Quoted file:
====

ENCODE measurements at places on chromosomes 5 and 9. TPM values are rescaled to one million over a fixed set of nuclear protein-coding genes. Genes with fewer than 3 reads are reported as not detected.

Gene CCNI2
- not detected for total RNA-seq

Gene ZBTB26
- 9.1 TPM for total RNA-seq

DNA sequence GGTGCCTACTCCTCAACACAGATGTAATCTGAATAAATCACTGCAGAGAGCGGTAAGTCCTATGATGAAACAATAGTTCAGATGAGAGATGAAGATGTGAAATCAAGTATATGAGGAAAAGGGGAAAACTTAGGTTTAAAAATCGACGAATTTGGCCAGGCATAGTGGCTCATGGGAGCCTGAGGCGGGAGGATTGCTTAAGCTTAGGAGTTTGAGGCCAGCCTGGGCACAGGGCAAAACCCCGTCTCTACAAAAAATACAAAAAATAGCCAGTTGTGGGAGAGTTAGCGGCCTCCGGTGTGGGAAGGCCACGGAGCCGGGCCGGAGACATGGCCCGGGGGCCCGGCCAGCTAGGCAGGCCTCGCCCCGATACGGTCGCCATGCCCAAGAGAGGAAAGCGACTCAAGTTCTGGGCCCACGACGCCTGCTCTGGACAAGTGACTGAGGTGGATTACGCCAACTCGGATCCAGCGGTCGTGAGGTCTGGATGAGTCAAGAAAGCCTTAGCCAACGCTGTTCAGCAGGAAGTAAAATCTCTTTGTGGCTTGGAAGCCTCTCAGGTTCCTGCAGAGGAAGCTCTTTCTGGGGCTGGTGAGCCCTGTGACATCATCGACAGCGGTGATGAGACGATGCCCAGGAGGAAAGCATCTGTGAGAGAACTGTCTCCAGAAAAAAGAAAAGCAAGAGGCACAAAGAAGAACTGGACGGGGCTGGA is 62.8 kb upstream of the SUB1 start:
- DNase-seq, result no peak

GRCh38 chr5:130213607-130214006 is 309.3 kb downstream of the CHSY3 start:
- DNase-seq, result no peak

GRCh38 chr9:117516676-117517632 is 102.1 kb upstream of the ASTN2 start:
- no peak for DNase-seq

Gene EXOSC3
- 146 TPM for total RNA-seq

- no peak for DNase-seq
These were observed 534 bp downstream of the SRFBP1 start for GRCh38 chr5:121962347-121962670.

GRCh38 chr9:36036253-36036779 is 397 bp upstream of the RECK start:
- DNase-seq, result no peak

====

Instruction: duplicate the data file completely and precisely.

ENCODE measurements at places on chromosomes 5 and 9. TPM values are rescaled to one million over a fixed set of nuclear protein-coding genes. Genes with fewer than 3 reads are reported as not detected.

Gene CCNI2
- not detected for total RNA-seq

Gene ZBTB26
- 9.1 TPM for total RNA-seq

DNA sequence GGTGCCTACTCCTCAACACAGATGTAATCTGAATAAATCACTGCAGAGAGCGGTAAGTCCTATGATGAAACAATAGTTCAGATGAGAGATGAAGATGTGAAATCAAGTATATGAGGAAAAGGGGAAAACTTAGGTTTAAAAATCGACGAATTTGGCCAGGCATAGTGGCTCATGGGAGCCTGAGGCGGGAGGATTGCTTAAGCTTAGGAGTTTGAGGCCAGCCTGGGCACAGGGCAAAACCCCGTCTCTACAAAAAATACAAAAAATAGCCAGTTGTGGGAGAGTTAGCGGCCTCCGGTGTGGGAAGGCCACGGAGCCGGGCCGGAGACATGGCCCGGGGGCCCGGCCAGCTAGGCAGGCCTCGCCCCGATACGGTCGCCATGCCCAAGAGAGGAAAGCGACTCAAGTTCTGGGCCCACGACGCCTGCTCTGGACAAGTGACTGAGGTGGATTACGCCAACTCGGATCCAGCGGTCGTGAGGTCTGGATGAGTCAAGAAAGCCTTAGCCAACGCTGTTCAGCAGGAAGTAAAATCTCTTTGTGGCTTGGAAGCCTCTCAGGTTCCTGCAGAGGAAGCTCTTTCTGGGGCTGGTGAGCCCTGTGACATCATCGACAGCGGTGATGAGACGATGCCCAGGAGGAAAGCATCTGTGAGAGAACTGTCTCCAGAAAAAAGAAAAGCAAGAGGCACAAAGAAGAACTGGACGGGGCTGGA is 62.8 kb upstream of the SUB1 start:
- DNase-seq, result no peak

GRCh38 chr5:130213607-130214006 is 309.3 kb downstream of the CHSY3 start:
- DNase-seq, result no peak

GRCh38 chr9:117516676-117517632 is 102.1 kb upstream of the ASTN2 start:
- no peak for DNase-seq

Gene EXOSC3
- 146 TPM for total RNA-seq

- no peak for DNase-seq
These were observed 534 bp downstream of the SRFBP1 start for GRCh38 chr5:121962347-121962670.

GRCh38 chr9:36036253-36036779 is 397 bp upstream of the RECK start:
- DNase-seq, result no peak